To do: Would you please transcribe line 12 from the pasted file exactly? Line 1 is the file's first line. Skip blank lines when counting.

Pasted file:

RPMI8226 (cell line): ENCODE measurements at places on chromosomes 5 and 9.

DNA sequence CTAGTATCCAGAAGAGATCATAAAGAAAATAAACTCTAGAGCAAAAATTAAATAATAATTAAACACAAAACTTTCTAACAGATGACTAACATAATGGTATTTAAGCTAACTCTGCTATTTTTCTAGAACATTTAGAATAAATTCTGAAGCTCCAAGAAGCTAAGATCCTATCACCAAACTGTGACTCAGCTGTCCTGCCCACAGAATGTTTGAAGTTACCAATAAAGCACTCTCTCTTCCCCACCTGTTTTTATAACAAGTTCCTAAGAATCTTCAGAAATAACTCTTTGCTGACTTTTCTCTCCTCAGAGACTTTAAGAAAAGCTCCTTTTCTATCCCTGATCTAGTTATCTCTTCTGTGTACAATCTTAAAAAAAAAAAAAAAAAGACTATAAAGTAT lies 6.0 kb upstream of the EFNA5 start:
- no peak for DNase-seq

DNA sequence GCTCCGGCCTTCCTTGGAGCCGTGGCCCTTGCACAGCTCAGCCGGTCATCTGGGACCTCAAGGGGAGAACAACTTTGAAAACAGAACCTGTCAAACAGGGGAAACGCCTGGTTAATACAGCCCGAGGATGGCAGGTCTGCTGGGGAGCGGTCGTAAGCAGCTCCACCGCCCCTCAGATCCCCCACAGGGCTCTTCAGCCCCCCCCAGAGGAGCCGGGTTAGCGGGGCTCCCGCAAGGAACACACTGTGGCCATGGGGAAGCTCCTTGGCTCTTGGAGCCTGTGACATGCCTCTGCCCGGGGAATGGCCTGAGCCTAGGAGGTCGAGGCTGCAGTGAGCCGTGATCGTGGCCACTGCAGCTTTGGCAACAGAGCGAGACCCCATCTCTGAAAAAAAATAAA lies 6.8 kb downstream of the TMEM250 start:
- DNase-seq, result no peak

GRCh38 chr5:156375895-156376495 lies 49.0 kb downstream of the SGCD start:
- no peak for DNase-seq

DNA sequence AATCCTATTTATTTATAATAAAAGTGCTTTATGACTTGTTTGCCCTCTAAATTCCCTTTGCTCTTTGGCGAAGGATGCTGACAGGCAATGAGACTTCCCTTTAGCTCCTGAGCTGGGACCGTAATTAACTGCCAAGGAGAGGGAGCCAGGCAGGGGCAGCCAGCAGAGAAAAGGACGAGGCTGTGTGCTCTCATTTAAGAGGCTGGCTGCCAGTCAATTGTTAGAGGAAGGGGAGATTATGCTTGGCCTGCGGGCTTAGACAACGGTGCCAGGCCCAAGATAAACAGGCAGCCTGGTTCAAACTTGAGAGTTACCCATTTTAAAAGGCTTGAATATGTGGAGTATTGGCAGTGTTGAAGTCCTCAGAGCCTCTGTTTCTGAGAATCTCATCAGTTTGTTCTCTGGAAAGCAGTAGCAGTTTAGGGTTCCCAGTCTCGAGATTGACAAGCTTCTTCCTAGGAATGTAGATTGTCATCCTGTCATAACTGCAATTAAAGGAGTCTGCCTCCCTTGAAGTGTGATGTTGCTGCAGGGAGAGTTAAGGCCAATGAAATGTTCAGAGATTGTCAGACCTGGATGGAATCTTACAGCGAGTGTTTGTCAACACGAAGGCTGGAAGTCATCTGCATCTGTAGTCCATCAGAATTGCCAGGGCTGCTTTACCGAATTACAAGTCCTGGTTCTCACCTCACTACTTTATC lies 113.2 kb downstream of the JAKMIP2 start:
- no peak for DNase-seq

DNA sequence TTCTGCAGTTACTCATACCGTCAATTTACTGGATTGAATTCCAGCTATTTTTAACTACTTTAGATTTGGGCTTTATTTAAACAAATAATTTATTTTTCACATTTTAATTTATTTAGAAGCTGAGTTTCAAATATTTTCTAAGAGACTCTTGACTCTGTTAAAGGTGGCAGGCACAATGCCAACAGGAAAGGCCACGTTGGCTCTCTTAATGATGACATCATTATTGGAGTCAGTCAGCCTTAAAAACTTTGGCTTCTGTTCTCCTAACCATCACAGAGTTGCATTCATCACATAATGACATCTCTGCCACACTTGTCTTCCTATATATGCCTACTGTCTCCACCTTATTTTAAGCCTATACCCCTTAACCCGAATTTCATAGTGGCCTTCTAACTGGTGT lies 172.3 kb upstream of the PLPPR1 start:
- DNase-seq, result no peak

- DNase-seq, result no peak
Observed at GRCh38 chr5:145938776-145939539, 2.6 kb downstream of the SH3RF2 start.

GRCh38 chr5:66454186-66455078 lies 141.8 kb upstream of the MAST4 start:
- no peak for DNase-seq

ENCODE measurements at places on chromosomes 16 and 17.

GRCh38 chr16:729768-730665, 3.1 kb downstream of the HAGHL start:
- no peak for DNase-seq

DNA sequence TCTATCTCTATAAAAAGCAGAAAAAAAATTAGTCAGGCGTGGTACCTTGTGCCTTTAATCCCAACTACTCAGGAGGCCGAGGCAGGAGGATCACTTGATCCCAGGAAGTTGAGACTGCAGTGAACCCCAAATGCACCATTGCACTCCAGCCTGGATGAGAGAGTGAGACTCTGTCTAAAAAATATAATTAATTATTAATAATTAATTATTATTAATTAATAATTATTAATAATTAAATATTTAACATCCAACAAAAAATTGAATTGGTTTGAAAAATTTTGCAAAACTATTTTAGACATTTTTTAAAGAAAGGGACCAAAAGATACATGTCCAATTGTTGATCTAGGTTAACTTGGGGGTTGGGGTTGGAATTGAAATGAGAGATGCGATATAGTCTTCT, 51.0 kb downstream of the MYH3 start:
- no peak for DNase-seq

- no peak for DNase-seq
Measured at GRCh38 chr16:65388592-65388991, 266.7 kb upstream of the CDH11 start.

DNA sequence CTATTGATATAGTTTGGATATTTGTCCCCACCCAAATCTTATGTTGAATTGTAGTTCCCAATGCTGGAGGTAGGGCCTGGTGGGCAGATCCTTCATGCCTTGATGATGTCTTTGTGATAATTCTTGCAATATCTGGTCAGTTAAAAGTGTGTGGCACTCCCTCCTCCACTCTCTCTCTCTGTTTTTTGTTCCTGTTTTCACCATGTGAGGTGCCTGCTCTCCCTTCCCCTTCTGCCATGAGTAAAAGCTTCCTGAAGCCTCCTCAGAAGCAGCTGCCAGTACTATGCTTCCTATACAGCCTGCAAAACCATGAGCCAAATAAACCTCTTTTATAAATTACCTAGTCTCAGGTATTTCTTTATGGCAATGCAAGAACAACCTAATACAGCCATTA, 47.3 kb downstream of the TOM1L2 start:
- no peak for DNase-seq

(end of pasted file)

- DNase-seq, result no peak